07 January 2004


Posting will be very spotty for the next couple of weeks. Multiple real life events are all converging on me.

  • I’m out in California on business. There’s just been a re-org and unlike previous ones, this one looks like it will actually impact our group. This means I have to pay attention and participate at the meetings.
  • I have to go to my father’s funeral in Texas next weekend.
  • She Who Is Perfect In All Ways will be producing a Perfect Child on Friday.

Thanks for reading, and hopefully I’ll be back in production later this month.

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Egypt moves on from the past

[source, source]

Egypt’s Foreign Minister Ahmad Maher said in Cairo on Sunday that Cairo considers the issue of Camp David as belonging to the past, stressing that Egypt is now eager to promote ties with the Islamic Republic, IRNA reported. […]

“I don’t think using the issue of Camp David will be useful, because it does not exist anymore and is merely a thing of the past,” he said.

I’m just waiting for Colin Powell to announce that he considers this a “step forward” that “opens new opportunities”.

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The fruits of a managed economy

[source, source]

China announced a complex transfer on Tuesday of $45 billion from its soaring foreign exchange reserves to two of the four big government-owned banks, the third large bailout in the banking system in less than six years.


The costs of the American savings and loan bailout more than a decade ago - $123.8 billion in public funds and $29.1 billion in supplemental deposit insurance premiums from financial institutions - drew considerable complaints from politicians and the public in the United States. China has been eager to prevent a similar controversy. Its latest bailout, while costly, covers less than half of the nonperforming loans at two of the four troubled banks, and in an economy that is one-eighth the size of America’s.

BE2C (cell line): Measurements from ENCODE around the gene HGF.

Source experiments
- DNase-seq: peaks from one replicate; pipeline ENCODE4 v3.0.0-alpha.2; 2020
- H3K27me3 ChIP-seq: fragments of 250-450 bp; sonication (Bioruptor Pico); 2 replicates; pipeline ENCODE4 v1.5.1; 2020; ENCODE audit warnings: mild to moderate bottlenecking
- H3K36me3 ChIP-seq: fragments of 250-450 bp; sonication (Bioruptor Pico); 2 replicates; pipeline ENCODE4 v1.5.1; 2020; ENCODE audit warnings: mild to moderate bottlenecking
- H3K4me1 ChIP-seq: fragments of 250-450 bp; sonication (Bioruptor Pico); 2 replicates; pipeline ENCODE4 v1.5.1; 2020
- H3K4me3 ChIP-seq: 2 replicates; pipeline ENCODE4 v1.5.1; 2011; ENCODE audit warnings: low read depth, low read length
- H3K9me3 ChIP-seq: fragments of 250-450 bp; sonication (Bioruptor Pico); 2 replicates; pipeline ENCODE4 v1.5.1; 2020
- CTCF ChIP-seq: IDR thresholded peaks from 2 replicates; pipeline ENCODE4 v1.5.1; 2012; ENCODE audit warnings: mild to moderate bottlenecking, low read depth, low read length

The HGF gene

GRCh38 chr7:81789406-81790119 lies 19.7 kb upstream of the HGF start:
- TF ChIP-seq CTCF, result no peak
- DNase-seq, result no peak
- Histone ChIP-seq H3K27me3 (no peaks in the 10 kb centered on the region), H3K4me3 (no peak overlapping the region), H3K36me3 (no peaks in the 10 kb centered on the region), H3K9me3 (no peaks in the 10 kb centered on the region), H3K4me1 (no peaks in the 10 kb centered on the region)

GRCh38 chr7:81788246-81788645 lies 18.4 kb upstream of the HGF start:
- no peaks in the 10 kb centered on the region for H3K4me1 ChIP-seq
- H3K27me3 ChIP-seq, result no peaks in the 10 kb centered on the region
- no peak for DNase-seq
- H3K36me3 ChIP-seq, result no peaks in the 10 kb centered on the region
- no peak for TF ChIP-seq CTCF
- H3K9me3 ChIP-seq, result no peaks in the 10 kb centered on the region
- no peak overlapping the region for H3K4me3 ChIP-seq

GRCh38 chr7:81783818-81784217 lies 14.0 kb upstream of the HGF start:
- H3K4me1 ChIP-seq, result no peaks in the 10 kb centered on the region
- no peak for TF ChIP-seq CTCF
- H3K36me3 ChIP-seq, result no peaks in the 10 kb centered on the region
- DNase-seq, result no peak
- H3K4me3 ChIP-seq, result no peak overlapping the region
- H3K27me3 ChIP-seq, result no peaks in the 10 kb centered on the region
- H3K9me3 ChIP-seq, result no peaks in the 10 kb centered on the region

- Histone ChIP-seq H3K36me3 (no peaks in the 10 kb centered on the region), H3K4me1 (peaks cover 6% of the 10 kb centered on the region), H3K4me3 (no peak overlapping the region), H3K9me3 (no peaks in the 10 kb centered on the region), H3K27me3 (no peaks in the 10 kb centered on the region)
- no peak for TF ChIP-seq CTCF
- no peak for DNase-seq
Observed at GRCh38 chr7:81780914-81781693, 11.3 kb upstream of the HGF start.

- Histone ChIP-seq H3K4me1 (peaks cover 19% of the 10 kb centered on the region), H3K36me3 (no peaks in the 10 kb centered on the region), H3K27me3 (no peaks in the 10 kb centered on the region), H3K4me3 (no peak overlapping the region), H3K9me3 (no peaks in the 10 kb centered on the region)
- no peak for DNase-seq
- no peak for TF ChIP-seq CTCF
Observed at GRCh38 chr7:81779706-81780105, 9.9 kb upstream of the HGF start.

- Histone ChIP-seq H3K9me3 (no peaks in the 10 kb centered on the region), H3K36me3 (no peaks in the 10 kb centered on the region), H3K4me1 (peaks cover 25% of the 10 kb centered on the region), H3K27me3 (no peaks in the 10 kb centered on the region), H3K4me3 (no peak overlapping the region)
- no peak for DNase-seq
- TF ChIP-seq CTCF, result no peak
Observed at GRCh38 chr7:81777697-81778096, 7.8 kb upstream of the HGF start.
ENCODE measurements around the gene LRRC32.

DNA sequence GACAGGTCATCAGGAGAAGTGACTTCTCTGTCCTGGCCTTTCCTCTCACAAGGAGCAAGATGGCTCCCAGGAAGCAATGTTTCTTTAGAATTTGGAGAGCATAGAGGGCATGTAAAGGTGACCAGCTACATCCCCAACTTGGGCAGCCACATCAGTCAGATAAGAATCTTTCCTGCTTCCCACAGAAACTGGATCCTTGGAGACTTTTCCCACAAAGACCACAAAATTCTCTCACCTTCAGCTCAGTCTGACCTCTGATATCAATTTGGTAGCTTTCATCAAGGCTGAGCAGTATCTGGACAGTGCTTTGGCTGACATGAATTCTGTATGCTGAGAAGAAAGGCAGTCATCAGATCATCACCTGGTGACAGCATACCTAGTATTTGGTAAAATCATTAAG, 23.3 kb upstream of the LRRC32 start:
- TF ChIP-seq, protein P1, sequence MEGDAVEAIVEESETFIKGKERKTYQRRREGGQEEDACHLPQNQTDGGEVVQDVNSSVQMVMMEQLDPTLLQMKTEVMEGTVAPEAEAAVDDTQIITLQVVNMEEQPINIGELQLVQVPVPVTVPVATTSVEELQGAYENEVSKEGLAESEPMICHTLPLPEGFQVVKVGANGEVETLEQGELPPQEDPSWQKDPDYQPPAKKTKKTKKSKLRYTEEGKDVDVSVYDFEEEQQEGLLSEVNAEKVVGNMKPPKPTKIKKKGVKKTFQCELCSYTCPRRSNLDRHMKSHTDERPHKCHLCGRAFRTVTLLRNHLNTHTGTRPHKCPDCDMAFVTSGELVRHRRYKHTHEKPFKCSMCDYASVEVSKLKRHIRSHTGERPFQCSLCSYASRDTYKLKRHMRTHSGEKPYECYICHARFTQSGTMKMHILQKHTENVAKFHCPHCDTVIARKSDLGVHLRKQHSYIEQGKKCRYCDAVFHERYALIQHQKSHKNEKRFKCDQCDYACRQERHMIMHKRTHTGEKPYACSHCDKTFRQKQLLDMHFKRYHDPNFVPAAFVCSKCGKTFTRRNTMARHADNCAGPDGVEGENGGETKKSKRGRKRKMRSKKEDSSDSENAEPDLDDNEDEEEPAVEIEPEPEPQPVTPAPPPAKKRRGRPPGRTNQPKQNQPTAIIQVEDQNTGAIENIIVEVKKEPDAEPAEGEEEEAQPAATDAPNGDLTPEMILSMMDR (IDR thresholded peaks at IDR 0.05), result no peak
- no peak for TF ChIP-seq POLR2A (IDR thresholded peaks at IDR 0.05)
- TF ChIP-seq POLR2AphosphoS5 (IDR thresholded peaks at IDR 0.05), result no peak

Despite how bad this looks, I’m sure that it’s OK because China provides universal health care.

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Hey, the books are clean -- trust me

[source, source]

Even activists like Ralph Nader and the anti-globalization firebrand Naomi Klein, who have often been at the forefront of efforts demanding accountability from corporations and governments, have lashed out at calls for holding NGO’s similarly responsible.

Why would they need oversight? I mean, their hearts are pure. We know this because they’ve told us so and would people of such pure heart lie about that?

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